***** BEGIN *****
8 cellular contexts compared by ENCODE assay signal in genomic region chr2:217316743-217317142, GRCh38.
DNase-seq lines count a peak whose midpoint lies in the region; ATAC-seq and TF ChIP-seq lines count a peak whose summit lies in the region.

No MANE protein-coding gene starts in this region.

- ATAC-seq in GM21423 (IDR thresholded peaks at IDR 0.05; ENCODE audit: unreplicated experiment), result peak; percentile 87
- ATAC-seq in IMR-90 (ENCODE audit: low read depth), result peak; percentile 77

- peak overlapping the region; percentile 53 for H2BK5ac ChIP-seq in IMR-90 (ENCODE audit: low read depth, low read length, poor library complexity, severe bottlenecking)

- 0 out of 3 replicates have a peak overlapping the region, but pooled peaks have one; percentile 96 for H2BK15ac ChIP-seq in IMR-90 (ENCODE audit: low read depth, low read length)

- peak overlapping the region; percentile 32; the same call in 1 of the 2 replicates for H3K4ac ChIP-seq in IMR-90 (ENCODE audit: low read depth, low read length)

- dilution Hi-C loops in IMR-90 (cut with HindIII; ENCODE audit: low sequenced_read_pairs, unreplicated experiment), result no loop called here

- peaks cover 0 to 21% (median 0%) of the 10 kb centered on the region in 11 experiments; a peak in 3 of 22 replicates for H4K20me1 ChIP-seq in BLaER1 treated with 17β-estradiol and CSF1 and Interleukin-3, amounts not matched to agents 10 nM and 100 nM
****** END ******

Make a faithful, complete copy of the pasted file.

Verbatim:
8 cellular contexts compared by ENCODE assay signal in genomic region chr2:217316743-217317142, GRCh38.
DNase-seq lines count a peak whose midpoint lies in the region; ATAC-seq and TF ChIP-seq lines count a peak whose summit lies in the region.

No MANE protein-coding gene starts in this region.

- ATAC-seq in GM21423 (IDR thresholded peaks at IDR 0.05; ENCODE audit: unreplicated experiment), result peak; percentile 87
- ATAC-seq in IMR-90 (ENCODE audit: low read depth), result peak; percentile 77

- peak overlapping the region; percentile 53 for H2BK5ac ChIP-seq in IMR-90 (ENCODE audit: low read depth, low read length, poor library complexity, severe bottlenecking)

- 0 out of 3 replicates have a peak overlapping the region, but pooled peaks have one; percentile 96 for H2BK15ac ChIP-seq in IMR-90 (ENCODE audit: low read depth, low read length)

- peak overlapping the region; percentile 32; the same call in 1 of the 2 replicates for H3K4ac ChIP-seq in IMR-90 (ENCODE audit: low read depth, low read length)

- dilution Hi-C loops in IMR-90 (cut with HindIII; ENCODE audit: low sequenced_read_pairs, unreplicated experiment), result no loop called here

- peaks cover 0 to 21% (median 0%) of the 10 kb centered on the region in 11 experiments; a peak in 3 of 22 replicates for H4K20me1 ChIP-seq in BLaER1 treated with 17β-estradiol and CSF1 and Interleukin-3, amounts not matched to agents 10 nM and 100 nM